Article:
Today, known as 'Palm Sunday', marks the beginning of the season referred to in the worldwide Christian church as 'Holy Week' – commemorating the events leading up to Good Friday and Easter Sunday, so I wanted to share a signed book that wasn't entirely out of sympathy with that theme.
Hence my choice of The Lion's World (2012) by Rowan Williams, the immediate past Archbishop of Canterbury.
I can claim only a passing relationship with The Right Reverend and Right Honourable The Lord Williams of Oystermouth, other than that he once invited myself and David to an event at his official London home, Lambeth Palace: a fascinating wine-and-canapes evening that saw all sorts and conditions of arty and media folk rubbing shoulders with one another in the Palace's Great Hall; among them, I recall, Simon Callow, delivering grandiloquent pronouncements in a extravagant-theatrical manner and Alan Bennett lurking in a corner, obviously somewhat out of his comfort zone, and murmuring to us that he was eager to make a speedy getaway as soon as was respectfully possible after Lord and Lady Rowan had made their initial circuit of the room.
His Lordship and I did have one other thing in common: we had both written and exchanged books about C S Lewis and the Land of Narnia.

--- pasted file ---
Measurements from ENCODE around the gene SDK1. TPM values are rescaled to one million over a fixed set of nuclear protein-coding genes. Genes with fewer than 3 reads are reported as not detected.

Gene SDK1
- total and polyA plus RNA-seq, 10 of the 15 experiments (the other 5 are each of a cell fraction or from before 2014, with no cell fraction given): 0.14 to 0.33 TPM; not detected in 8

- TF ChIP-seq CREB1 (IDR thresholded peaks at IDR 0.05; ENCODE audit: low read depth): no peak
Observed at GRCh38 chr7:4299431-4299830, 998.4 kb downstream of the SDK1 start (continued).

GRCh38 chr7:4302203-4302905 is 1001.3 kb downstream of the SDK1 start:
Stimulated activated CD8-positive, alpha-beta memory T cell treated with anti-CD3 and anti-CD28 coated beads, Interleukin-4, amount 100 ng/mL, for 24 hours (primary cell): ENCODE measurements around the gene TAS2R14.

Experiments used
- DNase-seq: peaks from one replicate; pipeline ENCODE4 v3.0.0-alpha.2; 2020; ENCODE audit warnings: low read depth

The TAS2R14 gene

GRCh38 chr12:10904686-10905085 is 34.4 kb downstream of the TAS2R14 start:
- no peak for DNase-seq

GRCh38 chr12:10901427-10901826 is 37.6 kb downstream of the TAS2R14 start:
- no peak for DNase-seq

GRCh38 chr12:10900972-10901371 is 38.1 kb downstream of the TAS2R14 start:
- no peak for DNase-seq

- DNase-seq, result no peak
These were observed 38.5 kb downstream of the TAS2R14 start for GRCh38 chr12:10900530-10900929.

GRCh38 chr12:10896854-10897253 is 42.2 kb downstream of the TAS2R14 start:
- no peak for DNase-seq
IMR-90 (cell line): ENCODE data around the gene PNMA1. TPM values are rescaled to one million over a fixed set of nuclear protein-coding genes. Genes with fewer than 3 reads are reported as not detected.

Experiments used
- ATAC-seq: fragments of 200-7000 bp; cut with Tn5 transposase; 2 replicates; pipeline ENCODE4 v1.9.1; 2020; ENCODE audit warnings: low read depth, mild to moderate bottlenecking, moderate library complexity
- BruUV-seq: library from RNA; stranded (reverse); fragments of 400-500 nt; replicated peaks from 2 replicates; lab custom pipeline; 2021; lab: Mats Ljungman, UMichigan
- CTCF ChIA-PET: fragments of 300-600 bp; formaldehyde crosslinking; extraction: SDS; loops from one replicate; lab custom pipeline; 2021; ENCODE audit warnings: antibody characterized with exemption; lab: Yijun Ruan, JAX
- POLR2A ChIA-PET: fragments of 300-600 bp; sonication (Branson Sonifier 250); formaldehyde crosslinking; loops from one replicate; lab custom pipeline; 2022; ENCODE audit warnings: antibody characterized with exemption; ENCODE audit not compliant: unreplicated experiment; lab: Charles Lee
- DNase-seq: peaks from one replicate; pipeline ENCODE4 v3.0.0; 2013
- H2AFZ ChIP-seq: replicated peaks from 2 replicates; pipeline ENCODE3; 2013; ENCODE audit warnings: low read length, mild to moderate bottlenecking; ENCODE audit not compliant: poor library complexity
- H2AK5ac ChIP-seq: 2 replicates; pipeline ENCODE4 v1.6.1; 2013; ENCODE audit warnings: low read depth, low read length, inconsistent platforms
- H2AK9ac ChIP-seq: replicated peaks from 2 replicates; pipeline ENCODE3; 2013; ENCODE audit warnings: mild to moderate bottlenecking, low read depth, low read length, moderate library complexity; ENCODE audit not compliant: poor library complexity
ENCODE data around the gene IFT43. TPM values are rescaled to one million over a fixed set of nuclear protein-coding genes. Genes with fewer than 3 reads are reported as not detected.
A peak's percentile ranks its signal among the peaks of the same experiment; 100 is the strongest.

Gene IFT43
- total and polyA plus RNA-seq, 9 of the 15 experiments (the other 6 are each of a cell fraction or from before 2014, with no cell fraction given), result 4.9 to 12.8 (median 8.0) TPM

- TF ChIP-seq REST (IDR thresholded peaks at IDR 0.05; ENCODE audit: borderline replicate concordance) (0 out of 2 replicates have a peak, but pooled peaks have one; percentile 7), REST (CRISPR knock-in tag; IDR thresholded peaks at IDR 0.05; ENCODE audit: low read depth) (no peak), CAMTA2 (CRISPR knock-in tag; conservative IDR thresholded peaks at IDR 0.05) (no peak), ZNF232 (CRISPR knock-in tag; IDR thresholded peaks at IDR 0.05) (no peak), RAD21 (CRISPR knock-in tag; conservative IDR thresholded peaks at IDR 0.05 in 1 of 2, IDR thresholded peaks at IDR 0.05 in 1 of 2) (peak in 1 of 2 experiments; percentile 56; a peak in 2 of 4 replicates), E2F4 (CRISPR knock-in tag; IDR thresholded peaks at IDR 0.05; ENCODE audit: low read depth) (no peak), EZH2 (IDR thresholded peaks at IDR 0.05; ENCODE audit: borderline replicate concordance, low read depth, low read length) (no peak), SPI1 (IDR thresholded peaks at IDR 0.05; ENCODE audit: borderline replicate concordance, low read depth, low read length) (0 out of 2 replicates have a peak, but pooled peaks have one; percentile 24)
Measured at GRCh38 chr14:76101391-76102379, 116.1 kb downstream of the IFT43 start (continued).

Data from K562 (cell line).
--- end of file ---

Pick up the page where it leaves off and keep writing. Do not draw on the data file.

As you can see, Lord Williams signed my copy of The Lion's World:
+ Rowan C:
Now here's bit of ecclesiastical trivia for you... the signature follows the historic tradition for the signatures of Archbishops: the cross indicating his status as a bishop while the 'C' is shorthand for 'Cantuar', which is an abbreviation of the Latin name 'Cantuariensis' for Canterbury.
My other encounter with Rowan Williams was on Sunday 23 September 2012, a little over a month before the end of his tenure as Archbishop. The occasion was a service at our local church, St John the Divine, Kennington, during what was the last day of a series of visits that he made to parishes local to Lambeth Palace.
His Lordship is a man of great intellect and an authoritative speaker – delivering erudite addresses with not a single note in sight. He is also a warm and humorous man as can be demonstrated by a little anecdote from that event in 2012. Following the service, I introduced him to two of our closest friends: Sheila and Roger who had joined us for the occasion.
"Archbishop," I said, "this is Sheila Shrigley, a Licensed Lay Minister at All Saints Church, Ascot."
Greetings were exchanged and hands duly shaken.
"And this," I went on "is her husband, Roger, who is a Quaker."
"A Quaker!" replied the Archbishop, enthusiastically taking Roger's hand, "I should like to be one of those –– when I grow up!"